Wearing talismans and costumes, for instance, can tell a particular part of who you are, as in the work Hypershade Hype-Simplified. For 高飞 Fei Gao performance is a process of collectively unravelling, re-orderingand subverting as a ‘way to challenge previous authorities…Asking for new social authority’ On the stage, or more often these days, in its counterpart, a web browser, we may find the opportunity to explore many aspects that comprise a person, the porosity to embody other beings through modifying, adapting and enabling alterities. Seeding the ground for an alternate molten epoch to reign.


Hypershade Hype-Simplified (2022) 高飞 Fei Gao [work detail]

Asemic Alembic (2022) Francesca da Rimini [work detail]


Dismantling dominant ideas of how language and code perform and indulge in illusions of control, the tentacles of the Internet’s imbroglios plant themselves into the interstices of our daily lives as a new kind of species that exist with/in us. Designers and activists Lewis et al. (2018) meticulously examine indigenous protocols for Artificially Intelligent (AI) processes “our goal is that we, as a species, figure out how to treat these new non-human kin respectfully and reciprocally—and not as mere tools, or worse, slaves to their creators”. [2]

The Internet is a rodeo for keystrokes, scripts, and text files nesting in mined metal alloys. Its presence is palpable. This is evident in the elegant and gritty of Matilda Sutherland. Concrete Cowgirl is a benediction guided by the moon. During her vivid crossing, she displays a fortitude for wonderment, riding on a solid-state drive, rabid hardware interference and data wranglers are transfigured into beats and tensile digital objects. The convulsions of realising the signals transmitting from the components that characterise the works presented in this Issue are advanced by Denise Thwaites. Where Art Grows in Circuit’s Opened: An Ekphrastic Response points to our ontologically insecure surroundings, opening up vernacular perceptions about techné. The use of technology is shaped by a knowledge of socio-political histories and cultural experiences.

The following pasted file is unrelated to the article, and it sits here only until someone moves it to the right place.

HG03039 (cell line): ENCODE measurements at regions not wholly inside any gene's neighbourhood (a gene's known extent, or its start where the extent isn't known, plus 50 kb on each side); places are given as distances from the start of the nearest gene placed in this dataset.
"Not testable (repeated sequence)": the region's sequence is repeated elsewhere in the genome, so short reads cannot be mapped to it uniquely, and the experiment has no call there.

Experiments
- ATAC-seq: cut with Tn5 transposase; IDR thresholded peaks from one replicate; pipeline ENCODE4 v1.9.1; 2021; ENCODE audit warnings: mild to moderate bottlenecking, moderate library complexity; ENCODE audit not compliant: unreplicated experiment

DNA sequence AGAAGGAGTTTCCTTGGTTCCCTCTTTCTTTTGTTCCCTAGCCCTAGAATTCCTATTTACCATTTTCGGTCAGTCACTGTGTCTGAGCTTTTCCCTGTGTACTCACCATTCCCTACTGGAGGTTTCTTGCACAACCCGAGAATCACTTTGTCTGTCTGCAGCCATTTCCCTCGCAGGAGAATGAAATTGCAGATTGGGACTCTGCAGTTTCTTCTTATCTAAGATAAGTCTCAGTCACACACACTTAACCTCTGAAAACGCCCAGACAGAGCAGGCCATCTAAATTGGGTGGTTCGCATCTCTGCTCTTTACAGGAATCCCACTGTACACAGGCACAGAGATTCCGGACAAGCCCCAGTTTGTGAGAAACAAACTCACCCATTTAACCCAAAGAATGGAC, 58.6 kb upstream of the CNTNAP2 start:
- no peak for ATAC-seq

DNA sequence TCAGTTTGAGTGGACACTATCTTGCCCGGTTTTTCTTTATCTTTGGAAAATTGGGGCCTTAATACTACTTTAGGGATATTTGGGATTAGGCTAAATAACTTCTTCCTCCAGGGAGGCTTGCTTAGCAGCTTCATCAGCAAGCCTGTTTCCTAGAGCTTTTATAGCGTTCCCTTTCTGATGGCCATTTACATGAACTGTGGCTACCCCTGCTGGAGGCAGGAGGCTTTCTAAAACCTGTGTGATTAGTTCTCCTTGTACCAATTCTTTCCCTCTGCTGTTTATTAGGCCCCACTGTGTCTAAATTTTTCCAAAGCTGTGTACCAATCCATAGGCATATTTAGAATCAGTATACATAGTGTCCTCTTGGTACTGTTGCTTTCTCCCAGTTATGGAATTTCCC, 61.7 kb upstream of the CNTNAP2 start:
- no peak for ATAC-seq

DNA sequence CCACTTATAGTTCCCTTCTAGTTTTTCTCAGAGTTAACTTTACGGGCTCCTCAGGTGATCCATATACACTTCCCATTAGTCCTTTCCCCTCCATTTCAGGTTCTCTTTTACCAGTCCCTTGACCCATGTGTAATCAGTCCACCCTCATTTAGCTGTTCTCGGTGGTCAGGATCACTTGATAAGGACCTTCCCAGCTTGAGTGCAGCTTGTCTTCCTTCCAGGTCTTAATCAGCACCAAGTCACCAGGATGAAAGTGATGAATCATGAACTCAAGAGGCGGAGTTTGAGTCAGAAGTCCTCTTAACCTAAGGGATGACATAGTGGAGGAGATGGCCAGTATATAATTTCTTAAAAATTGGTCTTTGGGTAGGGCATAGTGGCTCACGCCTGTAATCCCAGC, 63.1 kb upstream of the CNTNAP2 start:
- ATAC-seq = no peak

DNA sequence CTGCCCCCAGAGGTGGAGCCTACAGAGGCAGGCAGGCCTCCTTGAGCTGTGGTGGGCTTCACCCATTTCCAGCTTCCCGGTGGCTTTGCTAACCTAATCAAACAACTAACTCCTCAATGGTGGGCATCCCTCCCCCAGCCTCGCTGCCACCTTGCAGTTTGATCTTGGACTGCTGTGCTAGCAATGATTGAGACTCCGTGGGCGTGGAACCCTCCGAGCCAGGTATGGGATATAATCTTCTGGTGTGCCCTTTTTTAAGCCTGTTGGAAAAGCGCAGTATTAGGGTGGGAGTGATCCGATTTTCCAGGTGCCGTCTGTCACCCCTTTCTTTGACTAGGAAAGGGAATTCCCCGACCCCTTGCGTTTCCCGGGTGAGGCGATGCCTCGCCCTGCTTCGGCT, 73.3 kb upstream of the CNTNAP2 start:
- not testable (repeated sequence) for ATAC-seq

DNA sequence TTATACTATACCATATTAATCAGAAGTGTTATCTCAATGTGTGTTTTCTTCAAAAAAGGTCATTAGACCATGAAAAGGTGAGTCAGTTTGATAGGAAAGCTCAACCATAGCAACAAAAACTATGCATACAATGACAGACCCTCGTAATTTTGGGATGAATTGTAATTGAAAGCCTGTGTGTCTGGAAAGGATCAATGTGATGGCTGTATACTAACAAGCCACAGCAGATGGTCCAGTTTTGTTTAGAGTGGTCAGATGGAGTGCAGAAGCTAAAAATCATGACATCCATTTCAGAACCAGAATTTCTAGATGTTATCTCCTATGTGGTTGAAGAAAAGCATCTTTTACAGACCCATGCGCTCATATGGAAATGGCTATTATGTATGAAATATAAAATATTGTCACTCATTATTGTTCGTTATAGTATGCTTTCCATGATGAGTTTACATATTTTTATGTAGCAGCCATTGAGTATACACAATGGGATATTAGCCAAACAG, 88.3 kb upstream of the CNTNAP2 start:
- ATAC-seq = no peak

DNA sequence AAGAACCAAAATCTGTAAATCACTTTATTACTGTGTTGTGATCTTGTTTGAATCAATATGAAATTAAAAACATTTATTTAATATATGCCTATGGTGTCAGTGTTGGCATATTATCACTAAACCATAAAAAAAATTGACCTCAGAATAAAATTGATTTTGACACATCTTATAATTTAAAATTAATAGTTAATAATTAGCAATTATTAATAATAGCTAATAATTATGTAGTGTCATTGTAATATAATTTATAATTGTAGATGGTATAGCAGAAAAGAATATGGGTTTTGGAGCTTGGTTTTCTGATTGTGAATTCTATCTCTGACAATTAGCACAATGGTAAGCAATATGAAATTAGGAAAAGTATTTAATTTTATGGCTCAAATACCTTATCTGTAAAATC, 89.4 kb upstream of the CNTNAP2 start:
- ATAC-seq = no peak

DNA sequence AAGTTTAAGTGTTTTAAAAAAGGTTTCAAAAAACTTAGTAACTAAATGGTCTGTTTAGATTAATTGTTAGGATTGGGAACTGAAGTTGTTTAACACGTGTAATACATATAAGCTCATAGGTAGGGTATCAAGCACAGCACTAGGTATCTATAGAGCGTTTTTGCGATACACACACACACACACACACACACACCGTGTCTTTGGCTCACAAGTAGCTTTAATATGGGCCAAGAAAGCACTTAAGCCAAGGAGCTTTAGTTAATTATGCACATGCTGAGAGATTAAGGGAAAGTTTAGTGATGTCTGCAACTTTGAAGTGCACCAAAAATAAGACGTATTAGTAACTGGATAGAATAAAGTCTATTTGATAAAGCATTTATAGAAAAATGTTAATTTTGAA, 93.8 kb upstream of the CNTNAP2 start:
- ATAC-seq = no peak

Concrete Cowgirl (2022) Matilda Sutherland  [ work detail above and below]

Localised, scalable and situated, asemic writing has gestural origins. The concentric drift of trellises, dots and crosses in petroglyphs on a stone exhaling and pulsating. Asemic acts relay the sentience of a fern by a lake. Its permutations include a diversity of forms: scrying, divination, theatrical improvisations, concrete poetry, choreography, cut-ups, punk rock mystic language, programming languages, media collage,, chance compositions (and so on)…

‘I love writing because there are acoustic typewriters and electric ones. It’s a physical act, but the word is still trapped on the page. The neat thing about performing is it keeps the act of creation alive. I love the process of creation, although the end product is in itself a necessary evil. Still, I’m glad it’s there, otherwise I wouldn’t have Rolling Stones records, William Burroughs or Rimbaud books to enjoy.’ -Patti Smith



Peter Stallybrass and Allon White. The Politics and Poetics of Transgression. (Ithaca: Cornell University Press, 1986), 200.

Jason Edward Lewis, Noelani Arista, Archer Pechawis, and Suzanne Kite, “Making Kin with the Machines,” Journal of Design and Science (July 2018):

Patti Smith, “Somewhere, over the Rimbaud,” in Rock She Wrote, ed. Evelyn  McDonnell and Ann Powers (New York: Dell Publishing, 1995), 282.